More times than I would like, I've found myself forced to express my disappointment over a Tobe Hooper film. Not this time, though, as Tobe Hooper has finally impressed me with this incredible science fiction/horror/apocalyptic motion picture. I freakin' loved this movie. Heck, even if you took away the hot naked alien chick, I would still love Lifeforce. What's not to like? You start out exploring a most unexpected alien vehicle found in the coma of Halley's comet, arrive back on Earth with a trio of space vampires who soon unleash havoc all over London, enjoy some pretty impressive and certainly entertaining special effects of creatures having all of their juices sucked right out of them and then reanimating to do the same to someone else, then work your way to a London burning to the ground as zombie-like humans run amuck in the streets. Throw in a not-yet-totally-bald Patrick Stewart in a performance that would prepare him well for his later assimilation into the Borg collective, a score written by Henry Mancini and performed by the London Symphony Orchestra, and what I consider (though some might call them cheesy) some fantastic special effects (with one embarrassing exception) - and all of it with a 1985 budget of only twenty-five million dollars. How can you not have a good time watching this movie?
The film opens with an ESA spaceship called the HMS Churchill arriving for a scientific rendezvous with Halley's Comet, but the mission changes when a huge artificial structure is detected within the coma of the interstellar attraction. Exploring the mysterious craft, the space explorers find a huge number of desiccated, bat-like aliens - and three perfectly preserved humanoid specimens, one of which is the gloriously naked Mathilda May. Unable to communicate with Earth, the ship heads back home, meeting with some kind of disaster along the way. The ESA has to ask NASA to explore the seemingly derelict ship, but all they find are the three undisturbed alien bodies amidst a scene of burned-out destruction. The mystery of these alien creatures increases exponentially when the hot, naked alien chick suddenly wakes up, turns a security guard into a stunt double for the Crypt Keeper with one hell of a kiss, and escapes. She may be gone, but she's certainly not forgotten, as scientists, SAS agent Caine (Peter Firth) and a government minister (Aubrey Morris) observe her victim wake up on the autopsy table and suck the life force out of a doctor. Apparently, the lifeforce-sucking takes place at two-hour intervals, which makes it ultra-important that they find the missing alien they now consider a space vampire.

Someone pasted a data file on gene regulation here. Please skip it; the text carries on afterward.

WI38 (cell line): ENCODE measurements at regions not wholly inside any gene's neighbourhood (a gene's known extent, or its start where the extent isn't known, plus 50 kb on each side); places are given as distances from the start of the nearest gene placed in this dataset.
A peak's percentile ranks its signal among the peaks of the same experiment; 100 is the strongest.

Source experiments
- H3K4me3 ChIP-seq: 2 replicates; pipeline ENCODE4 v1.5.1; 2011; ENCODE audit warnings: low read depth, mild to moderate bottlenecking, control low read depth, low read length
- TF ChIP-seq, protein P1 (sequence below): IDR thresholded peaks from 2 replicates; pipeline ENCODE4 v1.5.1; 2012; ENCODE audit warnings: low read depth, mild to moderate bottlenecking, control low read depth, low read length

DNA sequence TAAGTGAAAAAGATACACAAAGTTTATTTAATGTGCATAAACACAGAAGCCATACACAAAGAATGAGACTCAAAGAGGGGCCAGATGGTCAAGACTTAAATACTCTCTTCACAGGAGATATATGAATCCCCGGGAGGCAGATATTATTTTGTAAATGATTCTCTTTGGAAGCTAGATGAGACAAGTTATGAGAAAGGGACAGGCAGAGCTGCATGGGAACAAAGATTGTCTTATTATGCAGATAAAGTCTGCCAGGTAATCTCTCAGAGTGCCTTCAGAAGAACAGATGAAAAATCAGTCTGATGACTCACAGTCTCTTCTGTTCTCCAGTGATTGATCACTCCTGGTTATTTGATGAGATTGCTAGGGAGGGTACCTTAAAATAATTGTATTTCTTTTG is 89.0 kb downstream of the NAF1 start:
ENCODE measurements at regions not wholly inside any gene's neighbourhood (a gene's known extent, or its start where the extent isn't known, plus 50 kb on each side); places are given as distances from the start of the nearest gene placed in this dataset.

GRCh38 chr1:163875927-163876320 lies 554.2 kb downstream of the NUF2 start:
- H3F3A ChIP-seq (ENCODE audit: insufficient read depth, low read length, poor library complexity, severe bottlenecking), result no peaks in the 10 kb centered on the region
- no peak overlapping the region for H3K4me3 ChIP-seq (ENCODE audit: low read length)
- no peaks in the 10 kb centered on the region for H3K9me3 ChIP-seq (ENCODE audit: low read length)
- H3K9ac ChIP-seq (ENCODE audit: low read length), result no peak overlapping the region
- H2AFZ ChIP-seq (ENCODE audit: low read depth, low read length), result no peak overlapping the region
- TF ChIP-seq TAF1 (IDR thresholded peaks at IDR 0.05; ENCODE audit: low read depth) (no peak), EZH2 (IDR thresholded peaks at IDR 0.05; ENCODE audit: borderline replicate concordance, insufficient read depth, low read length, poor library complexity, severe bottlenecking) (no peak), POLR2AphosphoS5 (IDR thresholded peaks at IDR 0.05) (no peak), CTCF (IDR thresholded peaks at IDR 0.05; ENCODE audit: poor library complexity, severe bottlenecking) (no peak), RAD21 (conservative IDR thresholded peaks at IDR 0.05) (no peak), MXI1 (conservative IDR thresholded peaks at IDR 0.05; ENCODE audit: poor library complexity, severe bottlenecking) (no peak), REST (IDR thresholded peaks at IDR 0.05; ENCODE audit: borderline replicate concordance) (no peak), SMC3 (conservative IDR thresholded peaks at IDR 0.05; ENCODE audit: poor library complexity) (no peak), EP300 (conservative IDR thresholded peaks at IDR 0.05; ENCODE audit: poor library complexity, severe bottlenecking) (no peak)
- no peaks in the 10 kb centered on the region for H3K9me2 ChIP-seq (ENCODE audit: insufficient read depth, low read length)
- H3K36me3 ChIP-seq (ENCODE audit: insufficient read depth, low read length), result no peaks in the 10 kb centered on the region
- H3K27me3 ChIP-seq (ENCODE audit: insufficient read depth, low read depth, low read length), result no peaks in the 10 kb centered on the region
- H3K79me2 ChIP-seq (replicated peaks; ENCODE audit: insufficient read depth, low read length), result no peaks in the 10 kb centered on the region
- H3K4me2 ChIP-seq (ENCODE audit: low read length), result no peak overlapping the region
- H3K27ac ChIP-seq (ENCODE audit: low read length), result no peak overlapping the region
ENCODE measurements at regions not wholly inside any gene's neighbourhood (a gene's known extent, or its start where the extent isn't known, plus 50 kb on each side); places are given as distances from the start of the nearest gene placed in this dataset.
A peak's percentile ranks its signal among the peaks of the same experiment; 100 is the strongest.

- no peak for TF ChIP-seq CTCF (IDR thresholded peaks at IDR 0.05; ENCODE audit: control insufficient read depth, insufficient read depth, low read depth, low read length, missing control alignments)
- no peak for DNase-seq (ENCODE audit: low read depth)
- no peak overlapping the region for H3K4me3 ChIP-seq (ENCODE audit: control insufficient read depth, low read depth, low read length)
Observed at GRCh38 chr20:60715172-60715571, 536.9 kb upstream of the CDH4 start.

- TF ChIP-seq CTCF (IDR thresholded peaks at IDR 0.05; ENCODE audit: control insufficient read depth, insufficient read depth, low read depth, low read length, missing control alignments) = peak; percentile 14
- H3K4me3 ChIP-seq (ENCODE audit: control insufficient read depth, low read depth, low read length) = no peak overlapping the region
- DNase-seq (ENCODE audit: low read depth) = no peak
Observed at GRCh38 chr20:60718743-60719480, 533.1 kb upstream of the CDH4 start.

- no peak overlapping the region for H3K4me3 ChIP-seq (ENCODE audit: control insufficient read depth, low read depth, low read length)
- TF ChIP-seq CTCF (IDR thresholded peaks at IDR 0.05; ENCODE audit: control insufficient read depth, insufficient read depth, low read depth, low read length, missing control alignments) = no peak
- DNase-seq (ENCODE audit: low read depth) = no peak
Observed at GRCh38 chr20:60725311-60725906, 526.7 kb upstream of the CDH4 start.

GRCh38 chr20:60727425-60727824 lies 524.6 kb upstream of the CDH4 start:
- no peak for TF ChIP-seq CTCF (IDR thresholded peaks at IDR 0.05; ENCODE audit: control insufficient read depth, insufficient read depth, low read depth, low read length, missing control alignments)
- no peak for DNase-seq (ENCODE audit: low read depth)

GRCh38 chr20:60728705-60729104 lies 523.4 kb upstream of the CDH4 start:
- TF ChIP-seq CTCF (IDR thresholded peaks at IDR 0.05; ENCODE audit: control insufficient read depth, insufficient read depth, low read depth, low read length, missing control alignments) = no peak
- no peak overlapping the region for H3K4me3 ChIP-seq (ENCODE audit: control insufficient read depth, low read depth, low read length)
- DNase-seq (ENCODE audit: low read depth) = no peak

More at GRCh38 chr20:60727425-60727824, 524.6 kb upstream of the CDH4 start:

A few answers become available when an escape pod comes to earth carrying the only survivor from the Churchill, Carlsen (Steve Railsback). Railsback tends to overact quite a bit in a scream-happy kind of way, but he does have a mysterious connection to the hot naked space vampire (who, regrettably, not only dons clothes but completely different bodies as she seeks to escape detection). Things really heat up from this point on, especially when the not-so-derelict alien spacecraft leaves Halley's Comet and starts heading toward Earth. With our heroes unable to contain the space vampire outbreak, London literally begins collapsing from within, and Earth's only hope for survival seems to depend solely on Carlsen's mysterious connection to the alien space vampire.
If you like screaming, you'll enjoy the efforts of Steve Railsback and Patrick Stewart in this department, but I think most viewers (especially male viewers) will agree with me that Mathilda May pretty much makes the movie. And I for one think the special effects are pretty impressive with the one exception (maybe all of the special effects guys were sick that day and Tobe Hooper did that one himself). Hats off to Tobe Hooper for this cinematic effort, as it is the kind of film you can enjoy over and over again.